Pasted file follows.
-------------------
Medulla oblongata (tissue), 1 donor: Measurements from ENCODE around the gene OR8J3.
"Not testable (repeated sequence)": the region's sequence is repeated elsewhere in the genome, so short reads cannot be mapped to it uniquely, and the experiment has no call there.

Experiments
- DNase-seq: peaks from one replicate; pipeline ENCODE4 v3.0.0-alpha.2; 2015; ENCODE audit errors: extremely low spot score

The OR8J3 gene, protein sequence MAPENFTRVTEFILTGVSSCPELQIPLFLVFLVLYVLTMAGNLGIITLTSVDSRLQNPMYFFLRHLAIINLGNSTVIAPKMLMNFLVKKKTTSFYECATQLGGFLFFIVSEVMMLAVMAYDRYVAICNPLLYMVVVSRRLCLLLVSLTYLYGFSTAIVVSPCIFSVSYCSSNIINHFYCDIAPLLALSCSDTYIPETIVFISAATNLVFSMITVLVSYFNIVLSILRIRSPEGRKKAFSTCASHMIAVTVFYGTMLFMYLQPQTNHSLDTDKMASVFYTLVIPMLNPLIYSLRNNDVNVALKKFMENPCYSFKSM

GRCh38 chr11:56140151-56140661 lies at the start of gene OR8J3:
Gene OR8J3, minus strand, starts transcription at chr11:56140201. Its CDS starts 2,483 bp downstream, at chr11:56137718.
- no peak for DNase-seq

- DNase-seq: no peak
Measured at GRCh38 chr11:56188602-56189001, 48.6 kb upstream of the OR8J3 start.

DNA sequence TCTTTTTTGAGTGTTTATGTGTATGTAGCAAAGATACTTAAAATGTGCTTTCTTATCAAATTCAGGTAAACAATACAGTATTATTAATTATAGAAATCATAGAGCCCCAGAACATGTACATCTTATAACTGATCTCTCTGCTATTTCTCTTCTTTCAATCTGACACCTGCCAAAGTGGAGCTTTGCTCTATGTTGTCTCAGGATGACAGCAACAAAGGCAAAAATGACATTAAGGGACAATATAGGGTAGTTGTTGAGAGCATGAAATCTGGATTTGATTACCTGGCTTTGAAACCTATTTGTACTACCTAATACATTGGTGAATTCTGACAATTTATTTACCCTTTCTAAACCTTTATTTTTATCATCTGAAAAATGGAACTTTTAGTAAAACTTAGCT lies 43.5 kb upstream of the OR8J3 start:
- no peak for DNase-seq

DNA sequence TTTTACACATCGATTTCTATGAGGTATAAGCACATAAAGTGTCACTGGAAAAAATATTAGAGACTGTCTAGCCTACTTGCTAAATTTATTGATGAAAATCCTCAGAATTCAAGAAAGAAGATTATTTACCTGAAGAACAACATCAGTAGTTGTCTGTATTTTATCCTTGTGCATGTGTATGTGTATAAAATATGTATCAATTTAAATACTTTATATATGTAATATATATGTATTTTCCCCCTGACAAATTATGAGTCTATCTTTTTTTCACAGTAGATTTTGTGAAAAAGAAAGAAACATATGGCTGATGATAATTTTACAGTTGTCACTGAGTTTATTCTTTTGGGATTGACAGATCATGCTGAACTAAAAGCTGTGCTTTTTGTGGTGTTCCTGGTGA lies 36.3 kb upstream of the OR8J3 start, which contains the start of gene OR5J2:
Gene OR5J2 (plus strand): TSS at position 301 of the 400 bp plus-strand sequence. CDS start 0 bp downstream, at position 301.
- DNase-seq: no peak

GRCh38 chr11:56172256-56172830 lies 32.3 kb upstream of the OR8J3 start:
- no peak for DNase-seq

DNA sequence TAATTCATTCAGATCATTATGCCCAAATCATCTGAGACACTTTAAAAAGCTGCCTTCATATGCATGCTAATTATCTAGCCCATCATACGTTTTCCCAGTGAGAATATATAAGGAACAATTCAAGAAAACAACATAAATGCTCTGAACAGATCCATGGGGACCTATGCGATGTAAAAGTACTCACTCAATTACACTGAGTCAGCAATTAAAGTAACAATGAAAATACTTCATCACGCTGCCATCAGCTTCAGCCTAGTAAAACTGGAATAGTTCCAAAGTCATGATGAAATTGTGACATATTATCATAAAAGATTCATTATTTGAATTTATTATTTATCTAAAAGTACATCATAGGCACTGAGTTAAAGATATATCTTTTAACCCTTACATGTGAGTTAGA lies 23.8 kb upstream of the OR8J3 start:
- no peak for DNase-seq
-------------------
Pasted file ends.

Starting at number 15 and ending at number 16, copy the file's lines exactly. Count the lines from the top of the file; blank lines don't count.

- DNase-seq: no peak

GRCh38 chr11:56172256-56172830 lies 32.3 kb upstream of the OR8J3 start: